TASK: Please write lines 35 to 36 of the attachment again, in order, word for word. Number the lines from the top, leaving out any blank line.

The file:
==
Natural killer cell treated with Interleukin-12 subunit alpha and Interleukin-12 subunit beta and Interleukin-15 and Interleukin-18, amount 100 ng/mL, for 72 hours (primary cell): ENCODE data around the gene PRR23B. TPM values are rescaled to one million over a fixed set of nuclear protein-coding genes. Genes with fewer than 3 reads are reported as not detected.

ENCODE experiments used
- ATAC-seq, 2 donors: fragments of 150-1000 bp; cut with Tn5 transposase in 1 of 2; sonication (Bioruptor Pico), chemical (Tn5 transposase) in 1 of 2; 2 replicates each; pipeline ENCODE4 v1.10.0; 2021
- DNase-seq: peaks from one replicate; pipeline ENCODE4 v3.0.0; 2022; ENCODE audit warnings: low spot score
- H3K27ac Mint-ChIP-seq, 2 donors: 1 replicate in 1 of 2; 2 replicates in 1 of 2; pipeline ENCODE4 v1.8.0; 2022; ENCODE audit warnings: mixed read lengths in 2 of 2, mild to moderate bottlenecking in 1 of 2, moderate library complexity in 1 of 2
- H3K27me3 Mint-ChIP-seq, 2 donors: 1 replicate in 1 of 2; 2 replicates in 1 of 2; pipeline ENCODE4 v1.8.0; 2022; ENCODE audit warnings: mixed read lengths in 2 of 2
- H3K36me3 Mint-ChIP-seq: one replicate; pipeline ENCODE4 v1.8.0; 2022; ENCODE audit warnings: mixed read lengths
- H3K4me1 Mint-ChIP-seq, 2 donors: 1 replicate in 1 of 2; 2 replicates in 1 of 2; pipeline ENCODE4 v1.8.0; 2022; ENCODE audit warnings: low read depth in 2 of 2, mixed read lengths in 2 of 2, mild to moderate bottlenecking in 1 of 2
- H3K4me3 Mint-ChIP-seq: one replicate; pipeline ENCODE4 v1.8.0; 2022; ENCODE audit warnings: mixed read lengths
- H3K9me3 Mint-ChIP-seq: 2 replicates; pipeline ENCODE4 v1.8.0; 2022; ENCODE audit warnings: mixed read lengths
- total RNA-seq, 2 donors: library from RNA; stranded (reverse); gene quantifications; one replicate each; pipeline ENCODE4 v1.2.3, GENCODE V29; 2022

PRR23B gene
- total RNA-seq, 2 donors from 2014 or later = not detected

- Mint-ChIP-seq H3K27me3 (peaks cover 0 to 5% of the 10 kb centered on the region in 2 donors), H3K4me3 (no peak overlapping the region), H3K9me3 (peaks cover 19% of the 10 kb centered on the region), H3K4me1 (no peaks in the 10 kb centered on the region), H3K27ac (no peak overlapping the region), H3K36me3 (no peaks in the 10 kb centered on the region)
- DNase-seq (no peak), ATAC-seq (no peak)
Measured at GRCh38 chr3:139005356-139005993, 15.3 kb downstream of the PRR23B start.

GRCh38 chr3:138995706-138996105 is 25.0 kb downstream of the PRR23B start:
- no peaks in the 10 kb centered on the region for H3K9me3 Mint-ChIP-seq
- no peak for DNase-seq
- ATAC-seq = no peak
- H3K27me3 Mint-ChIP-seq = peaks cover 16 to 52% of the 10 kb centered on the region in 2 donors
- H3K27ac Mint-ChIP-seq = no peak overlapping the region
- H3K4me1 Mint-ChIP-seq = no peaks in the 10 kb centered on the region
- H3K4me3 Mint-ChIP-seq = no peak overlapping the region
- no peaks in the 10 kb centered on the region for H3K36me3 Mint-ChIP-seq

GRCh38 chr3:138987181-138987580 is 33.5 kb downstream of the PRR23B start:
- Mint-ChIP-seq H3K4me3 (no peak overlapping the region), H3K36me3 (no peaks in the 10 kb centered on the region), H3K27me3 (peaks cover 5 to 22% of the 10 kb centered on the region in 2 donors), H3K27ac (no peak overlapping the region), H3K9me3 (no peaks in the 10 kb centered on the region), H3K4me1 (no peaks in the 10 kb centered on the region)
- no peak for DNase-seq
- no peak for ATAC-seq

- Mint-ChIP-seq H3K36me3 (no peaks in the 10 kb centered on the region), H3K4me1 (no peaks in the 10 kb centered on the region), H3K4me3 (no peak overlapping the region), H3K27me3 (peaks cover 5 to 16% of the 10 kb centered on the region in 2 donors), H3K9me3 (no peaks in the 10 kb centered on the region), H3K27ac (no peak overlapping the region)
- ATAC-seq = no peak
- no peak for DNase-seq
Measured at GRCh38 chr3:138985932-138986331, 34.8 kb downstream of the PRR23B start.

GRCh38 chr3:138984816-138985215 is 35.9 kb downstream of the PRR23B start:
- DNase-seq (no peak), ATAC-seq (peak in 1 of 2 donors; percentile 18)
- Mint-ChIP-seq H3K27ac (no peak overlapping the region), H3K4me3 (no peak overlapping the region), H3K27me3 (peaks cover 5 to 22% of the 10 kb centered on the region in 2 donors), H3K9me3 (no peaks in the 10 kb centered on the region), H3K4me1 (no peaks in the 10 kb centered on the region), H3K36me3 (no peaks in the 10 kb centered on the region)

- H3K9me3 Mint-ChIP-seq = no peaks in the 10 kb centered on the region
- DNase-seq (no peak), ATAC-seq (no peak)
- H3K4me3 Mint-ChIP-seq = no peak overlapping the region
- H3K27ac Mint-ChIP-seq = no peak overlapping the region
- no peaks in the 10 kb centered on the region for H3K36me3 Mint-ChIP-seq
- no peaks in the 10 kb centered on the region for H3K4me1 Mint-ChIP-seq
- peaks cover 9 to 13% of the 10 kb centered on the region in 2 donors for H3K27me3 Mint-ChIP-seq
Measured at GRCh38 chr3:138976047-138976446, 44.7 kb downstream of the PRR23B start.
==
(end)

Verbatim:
- DNase-seq (no peak), ATAC-seq (peak in 1 of 2 donors; percentile 18)
- Mint-ChIP-seq H3K27ac (no peak overlapping the region), H3K4me3 (no peak overlapping the region), H3K27me3 (peaks cover 5 to 22% of the 10 kb centered on the region in 2 donors), H3K9me3 (no peaks in the 10 kb centered on the region), H3K4me1 (no peaks in the 10 kb centered on the region), H3K36me3 (no peaks in the 10 kb centered on the region)